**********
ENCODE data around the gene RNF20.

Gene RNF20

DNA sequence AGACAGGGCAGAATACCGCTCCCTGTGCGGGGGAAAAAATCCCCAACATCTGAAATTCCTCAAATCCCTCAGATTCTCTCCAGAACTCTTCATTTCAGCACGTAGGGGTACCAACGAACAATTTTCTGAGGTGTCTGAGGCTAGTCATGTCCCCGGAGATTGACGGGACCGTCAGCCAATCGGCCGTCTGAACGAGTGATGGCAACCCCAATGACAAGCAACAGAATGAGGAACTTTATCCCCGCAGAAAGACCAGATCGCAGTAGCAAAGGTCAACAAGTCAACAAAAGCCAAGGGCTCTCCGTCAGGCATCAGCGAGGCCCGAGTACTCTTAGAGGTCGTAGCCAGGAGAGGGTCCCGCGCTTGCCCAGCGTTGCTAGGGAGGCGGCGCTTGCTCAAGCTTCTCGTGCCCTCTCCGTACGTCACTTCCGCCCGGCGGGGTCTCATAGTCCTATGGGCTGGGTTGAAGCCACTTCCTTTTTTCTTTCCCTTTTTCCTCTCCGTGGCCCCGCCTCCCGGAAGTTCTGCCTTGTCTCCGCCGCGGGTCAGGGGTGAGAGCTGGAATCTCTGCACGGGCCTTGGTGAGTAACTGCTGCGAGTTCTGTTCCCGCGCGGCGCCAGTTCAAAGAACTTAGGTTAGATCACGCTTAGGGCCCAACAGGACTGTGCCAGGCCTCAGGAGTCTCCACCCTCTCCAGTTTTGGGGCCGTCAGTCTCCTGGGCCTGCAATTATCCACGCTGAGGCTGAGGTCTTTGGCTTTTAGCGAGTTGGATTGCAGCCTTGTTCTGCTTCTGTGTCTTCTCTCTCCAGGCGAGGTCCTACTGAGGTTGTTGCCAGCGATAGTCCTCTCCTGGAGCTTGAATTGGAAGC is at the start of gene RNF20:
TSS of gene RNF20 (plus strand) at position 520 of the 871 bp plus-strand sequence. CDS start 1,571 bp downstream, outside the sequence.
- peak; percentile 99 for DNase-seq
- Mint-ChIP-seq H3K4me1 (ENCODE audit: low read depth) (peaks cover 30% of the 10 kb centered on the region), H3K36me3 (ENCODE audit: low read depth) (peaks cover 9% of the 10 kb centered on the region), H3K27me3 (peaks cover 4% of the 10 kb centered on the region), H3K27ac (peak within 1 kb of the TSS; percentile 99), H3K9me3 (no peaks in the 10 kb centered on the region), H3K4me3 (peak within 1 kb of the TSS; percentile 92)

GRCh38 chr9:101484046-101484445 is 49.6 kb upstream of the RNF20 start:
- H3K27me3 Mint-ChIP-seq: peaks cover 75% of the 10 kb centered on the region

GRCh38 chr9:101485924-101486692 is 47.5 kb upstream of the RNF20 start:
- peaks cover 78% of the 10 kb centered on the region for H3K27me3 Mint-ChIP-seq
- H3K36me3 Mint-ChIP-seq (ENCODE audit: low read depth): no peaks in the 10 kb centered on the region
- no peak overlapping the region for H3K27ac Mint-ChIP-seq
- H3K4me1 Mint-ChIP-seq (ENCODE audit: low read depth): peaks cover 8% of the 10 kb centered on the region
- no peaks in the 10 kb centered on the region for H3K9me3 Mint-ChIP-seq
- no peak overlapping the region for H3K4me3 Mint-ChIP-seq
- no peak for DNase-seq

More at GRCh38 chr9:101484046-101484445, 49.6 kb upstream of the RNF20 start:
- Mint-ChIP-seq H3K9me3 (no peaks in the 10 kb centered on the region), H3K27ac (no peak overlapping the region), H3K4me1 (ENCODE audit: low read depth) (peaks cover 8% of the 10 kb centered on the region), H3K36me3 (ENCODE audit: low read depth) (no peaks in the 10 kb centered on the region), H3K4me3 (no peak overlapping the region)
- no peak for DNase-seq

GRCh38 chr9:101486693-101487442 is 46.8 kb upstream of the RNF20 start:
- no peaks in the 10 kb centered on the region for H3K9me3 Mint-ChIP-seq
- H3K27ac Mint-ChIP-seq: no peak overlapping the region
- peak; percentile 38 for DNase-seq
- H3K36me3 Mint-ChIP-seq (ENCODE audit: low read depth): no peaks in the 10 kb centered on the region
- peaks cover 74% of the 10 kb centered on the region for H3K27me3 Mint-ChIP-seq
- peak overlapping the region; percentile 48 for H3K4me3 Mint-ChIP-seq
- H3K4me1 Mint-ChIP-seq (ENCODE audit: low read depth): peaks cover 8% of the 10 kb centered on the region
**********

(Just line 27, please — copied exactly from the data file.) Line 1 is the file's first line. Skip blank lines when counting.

- H3K4me1 Mint-ChIP-seq (ENCODE audit: low read depth): peaks cover 8% of the 10 kb centered on the region